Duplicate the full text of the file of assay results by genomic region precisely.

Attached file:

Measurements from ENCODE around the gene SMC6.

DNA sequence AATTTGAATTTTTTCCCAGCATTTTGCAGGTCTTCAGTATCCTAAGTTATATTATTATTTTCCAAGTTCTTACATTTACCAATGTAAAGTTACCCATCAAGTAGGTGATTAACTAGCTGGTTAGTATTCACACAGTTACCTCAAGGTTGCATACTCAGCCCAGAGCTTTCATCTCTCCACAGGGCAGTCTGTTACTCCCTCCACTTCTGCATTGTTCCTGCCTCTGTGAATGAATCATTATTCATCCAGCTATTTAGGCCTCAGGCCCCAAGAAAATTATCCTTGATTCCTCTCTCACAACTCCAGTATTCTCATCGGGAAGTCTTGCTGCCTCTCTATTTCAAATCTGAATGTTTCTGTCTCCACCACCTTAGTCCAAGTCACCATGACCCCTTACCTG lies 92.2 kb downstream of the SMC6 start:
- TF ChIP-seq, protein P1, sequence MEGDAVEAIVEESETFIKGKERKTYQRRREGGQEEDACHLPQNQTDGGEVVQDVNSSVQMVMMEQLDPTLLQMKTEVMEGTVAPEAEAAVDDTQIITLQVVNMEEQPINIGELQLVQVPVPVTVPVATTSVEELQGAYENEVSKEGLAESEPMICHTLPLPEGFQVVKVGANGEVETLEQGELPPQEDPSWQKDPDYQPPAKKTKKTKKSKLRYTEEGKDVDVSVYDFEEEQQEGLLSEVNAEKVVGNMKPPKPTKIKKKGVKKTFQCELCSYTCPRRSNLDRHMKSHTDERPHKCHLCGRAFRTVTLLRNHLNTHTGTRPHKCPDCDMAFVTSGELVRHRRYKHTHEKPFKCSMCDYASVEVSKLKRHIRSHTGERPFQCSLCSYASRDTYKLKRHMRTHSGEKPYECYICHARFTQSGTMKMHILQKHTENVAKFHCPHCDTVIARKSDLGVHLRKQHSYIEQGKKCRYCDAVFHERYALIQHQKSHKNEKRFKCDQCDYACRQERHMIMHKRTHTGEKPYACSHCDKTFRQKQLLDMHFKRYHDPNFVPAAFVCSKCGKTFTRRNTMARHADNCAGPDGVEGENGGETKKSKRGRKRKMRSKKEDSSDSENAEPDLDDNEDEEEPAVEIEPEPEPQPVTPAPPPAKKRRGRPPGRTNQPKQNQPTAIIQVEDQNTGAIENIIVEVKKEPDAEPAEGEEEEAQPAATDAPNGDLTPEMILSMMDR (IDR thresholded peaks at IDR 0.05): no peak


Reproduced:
Measurements from ENCODE around the gene SMC6.

DNA sequence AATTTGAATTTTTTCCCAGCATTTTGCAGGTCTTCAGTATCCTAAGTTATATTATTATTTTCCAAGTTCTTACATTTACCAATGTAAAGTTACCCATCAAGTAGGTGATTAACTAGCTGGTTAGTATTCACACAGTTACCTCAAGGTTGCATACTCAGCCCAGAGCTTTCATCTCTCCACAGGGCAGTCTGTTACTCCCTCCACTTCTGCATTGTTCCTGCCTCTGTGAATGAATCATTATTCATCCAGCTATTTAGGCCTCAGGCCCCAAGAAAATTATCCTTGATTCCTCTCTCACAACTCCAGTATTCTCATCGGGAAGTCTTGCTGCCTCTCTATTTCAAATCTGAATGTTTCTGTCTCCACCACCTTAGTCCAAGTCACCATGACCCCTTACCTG lies 92.2 kb downstream of the SMC6 start:
- TF ChIP-seq, protein P1, sequence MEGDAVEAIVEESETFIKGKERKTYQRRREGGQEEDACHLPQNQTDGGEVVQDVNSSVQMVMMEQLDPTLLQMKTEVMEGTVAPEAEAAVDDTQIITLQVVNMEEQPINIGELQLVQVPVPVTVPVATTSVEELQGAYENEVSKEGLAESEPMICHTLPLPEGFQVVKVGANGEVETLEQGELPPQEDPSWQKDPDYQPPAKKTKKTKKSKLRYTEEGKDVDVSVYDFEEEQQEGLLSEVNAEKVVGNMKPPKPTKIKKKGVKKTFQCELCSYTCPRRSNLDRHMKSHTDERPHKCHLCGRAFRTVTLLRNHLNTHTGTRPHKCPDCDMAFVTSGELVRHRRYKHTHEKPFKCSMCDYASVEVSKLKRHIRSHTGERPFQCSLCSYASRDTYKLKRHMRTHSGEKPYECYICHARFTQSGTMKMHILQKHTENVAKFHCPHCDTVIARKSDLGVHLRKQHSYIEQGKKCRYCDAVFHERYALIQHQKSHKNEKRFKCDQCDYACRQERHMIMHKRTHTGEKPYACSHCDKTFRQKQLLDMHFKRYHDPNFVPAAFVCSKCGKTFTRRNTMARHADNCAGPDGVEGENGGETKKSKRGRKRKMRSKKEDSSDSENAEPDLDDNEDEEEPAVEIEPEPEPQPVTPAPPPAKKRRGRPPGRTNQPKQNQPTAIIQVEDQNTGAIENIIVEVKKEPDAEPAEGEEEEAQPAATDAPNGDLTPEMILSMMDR (IDR thresholded peaks at IDR 0.05): no peak